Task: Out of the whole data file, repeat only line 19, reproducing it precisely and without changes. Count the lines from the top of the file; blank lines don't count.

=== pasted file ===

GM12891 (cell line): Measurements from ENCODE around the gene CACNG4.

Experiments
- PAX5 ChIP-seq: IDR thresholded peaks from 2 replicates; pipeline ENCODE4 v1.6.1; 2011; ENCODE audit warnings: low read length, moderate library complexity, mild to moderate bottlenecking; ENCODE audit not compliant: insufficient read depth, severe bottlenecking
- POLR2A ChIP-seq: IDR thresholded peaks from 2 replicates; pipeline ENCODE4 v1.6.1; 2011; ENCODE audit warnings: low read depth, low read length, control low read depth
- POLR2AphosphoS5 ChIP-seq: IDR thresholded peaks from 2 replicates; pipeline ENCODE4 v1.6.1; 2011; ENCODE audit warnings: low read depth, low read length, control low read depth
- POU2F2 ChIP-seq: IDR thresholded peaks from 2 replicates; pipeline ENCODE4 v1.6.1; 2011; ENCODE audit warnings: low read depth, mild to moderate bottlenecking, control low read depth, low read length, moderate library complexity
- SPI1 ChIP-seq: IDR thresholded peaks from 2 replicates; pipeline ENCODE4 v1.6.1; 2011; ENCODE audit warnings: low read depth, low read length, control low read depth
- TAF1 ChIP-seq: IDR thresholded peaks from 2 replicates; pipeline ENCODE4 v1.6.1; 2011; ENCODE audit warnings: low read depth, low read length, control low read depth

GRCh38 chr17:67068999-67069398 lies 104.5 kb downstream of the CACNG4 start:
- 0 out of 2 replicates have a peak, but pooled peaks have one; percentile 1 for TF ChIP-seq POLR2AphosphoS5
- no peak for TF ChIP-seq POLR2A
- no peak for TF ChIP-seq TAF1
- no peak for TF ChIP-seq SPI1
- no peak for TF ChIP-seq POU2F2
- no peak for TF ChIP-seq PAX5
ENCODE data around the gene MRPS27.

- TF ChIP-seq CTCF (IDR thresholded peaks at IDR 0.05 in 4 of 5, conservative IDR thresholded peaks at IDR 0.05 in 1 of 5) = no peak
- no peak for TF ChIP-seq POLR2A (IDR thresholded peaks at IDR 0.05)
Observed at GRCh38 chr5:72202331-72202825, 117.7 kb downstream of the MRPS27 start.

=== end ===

Observed at GRCh38 chr5:72202331-72202825, 117.7 kb downstream of the MRPS27 start.